Documentary Flick: Square Grouper
page 2 of 2
“We had no reason to know how to make a documentary,” laughs director Billy Corben, sitting poolside at Miami Beach’s The Raleigh with producing partner Alfred Spellman. “We still make it up as we go along.
"But we’re 32, we’re the old guys now!” quips Spellman. Pointing to the pair’s shared uniform of T-shirts and jeans, he adds playfully, “We even dressed up for this meeting!” There’s more than a little bravura on display as the duo reflect on their careers. And deservedly so. Working under the moniker of Rakontur, Miami’s own Corben and Spellman are no longer simply local boys made good. A decade on from their first feature-length documentary, Raw Deal: A Question of Consent, whose unsettling exploration of an alleged University of Florida frat house rape made them the toast of 2001’s Sundance Film Festival, the two are now the highest-profile figures on the homegrown filmmaking scene.
|Members of the Ethiopian Zion Coptic Church inside their Star Island mansion|
Their latest documentary, Square Grouper, mines the local marijuana-smuggling milieu of the late ’70s. “It’s that Jimmy Buffett-era of South Florida, before all hell broke loose,” explains Spellman. “After the ’50s and ’60s tourist boom, after the Rat Pack, you had this incredible collapse of South Florida as a tourist destination…. It’s the transition of Miami Beach to God’s Waiting Room.”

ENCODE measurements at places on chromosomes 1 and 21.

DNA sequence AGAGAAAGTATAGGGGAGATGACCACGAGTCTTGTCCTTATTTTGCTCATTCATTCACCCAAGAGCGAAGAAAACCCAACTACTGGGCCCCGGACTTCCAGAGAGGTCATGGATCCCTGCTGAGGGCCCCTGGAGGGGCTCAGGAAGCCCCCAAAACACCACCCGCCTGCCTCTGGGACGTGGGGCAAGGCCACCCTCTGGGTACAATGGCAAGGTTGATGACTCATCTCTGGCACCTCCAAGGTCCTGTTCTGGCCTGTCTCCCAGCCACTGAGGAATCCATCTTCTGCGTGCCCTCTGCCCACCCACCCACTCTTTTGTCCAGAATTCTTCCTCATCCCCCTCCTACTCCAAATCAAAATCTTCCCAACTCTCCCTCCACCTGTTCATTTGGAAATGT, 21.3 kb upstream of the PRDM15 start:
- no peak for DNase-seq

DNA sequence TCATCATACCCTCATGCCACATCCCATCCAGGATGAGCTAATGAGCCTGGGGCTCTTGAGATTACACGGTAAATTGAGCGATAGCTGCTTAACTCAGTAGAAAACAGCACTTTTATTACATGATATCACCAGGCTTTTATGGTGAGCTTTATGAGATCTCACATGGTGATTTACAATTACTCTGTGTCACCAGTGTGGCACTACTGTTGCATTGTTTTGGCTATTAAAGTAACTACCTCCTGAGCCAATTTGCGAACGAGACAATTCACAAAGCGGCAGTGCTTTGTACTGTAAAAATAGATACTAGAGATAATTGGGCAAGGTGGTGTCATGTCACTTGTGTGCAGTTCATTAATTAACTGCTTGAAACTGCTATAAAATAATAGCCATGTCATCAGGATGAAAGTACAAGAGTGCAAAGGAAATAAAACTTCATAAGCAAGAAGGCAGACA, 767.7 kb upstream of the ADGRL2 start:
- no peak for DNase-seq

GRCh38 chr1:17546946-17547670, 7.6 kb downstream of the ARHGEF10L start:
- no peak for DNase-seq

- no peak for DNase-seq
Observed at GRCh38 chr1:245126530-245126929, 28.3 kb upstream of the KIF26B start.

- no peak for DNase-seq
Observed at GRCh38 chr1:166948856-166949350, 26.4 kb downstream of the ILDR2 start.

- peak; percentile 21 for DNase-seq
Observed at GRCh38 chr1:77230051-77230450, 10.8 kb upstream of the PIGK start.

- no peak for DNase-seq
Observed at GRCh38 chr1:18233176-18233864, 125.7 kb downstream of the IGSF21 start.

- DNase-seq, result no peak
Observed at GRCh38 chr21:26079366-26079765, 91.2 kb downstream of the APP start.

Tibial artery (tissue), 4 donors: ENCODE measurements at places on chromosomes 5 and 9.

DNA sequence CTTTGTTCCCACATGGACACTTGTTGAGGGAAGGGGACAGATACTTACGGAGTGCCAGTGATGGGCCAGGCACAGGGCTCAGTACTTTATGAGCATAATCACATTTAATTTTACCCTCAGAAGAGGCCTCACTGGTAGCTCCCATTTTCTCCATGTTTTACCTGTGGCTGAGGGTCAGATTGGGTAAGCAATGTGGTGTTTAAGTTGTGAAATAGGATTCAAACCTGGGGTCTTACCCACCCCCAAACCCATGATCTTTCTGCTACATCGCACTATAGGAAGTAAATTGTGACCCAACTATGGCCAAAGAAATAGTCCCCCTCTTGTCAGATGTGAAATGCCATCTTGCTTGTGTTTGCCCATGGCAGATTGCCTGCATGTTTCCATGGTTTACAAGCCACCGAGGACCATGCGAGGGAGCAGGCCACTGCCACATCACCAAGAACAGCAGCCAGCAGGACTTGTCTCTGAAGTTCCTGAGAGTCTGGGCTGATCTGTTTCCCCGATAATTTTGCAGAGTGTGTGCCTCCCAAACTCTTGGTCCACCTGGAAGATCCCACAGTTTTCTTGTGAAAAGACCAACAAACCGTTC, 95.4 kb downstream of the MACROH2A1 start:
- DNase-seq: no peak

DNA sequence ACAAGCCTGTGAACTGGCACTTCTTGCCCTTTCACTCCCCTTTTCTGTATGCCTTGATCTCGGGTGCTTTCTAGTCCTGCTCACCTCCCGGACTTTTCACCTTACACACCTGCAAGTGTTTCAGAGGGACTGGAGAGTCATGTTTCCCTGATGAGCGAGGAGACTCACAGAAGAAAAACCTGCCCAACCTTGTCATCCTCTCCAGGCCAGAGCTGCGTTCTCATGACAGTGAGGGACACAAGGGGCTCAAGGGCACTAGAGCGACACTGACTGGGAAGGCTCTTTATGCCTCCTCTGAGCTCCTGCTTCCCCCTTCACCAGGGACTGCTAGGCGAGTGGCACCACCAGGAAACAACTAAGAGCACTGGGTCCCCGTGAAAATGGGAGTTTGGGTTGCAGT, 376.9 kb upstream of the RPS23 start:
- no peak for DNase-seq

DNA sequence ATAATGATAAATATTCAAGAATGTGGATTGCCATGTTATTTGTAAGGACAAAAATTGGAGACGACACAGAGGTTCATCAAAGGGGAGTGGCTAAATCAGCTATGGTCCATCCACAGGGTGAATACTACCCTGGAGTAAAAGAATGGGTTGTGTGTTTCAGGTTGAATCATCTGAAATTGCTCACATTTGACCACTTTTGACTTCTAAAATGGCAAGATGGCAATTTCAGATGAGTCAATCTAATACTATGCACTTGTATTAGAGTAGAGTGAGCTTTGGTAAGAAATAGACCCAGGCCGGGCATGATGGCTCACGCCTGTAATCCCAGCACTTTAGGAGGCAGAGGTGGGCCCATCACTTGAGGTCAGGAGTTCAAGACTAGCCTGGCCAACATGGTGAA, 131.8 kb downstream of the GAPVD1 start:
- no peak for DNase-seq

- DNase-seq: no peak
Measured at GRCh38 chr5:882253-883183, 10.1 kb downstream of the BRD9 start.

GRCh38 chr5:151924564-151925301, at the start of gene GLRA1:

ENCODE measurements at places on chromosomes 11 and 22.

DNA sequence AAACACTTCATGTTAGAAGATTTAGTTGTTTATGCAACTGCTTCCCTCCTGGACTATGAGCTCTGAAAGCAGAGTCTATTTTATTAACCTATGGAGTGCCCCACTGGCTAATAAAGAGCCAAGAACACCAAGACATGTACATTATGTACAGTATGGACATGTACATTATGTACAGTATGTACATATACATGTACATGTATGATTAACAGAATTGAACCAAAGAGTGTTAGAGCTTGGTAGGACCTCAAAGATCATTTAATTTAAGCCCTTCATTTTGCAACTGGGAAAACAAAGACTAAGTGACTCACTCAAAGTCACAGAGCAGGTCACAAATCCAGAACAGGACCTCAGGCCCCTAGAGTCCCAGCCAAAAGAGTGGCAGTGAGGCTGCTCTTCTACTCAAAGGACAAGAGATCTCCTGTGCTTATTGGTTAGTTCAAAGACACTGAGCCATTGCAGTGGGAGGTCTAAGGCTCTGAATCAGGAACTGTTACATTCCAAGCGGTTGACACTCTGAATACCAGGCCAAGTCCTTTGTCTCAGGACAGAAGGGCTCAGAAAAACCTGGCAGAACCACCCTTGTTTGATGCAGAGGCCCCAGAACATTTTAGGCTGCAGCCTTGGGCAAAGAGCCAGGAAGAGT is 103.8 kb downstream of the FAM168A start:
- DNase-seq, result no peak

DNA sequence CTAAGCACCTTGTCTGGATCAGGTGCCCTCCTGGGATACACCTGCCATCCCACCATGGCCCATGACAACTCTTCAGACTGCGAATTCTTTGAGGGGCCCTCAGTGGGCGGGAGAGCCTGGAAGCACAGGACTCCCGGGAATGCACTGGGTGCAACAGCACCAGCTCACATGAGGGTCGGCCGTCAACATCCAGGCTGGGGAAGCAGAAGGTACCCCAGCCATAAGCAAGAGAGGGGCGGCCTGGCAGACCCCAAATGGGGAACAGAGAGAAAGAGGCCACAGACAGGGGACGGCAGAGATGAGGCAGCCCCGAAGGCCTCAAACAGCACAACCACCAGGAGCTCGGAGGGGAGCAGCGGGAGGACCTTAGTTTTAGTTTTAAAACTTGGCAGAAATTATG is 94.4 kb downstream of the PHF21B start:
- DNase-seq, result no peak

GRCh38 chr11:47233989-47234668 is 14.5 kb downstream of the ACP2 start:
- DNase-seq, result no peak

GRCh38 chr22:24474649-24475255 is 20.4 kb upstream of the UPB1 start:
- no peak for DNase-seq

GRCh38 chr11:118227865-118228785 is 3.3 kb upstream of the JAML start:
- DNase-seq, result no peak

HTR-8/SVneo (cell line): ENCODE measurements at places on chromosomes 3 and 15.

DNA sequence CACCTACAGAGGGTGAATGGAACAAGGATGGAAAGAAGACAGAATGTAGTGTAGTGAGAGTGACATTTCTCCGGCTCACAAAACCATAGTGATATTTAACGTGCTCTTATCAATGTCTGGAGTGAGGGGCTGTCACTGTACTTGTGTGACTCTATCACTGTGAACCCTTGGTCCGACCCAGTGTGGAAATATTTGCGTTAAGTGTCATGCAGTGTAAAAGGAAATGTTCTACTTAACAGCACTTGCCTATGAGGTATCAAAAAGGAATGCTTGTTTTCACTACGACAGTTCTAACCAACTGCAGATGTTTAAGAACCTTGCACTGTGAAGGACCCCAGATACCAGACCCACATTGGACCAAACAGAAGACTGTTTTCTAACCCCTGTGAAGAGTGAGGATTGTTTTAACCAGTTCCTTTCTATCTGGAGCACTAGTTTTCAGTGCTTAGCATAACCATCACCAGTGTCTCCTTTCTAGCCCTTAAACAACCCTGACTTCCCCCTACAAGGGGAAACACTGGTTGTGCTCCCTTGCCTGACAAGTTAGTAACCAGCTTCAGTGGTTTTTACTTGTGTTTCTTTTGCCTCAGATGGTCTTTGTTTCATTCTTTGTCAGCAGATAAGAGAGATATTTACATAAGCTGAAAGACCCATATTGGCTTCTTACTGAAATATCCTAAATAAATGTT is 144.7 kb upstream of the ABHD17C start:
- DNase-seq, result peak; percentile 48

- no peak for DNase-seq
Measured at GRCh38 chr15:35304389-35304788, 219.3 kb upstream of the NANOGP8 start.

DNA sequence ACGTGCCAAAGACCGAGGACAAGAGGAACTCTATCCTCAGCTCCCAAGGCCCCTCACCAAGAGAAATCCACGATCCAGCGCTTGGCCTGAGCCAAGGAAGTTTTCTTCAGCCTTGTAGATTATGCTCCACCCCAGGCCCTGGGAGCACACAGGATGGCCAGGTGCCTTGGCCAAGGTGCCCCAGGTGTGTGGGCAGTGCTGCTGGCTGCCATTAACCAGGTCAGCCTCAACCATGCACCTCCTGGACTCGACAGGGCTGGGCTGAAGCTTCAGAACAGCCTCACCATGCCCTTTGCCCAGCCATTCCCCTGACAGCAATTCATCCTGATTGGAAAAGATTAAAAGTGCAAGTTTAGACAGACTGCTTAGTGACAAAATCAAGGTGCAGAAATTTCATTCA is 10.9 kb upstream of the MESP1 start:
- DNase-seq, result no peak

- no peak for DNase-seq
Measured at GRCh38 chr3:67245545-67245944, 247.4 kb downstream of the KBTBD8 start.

Square Grouper offers three discrete portraits. First we meet the hirsute hippie disciples of the Ethiopian Zion Coptic Church inside their Star Island mansion, chanting away at all hours, trailing thick clouds of pot smoke, which they deem their religion’s constitutionally protected sacrament. They’re also surreptitiously importing tons of marijuana from Jamaica via their own fleet of ships.
Corben and Spellman aren’t interested in lingering too long over the more cultlike aspects of the Church, with its zombie-like subservient women tending a flock of children and cooking away in the kitchen. “Close your eyes and it could be Anita Bryant talking,” remarks a 60 Minutes producer in an archival clip as one wife begins preaching the retrograde gospel.
PHOTOGRAPHS BY MATEO GARCIA (PORTRAIT); COURTESY OF RAKONTUR (STILLS)
AG Jeans design director Mark Wiesmayr and stylist Jeanann Williams on denim's cultural footprint.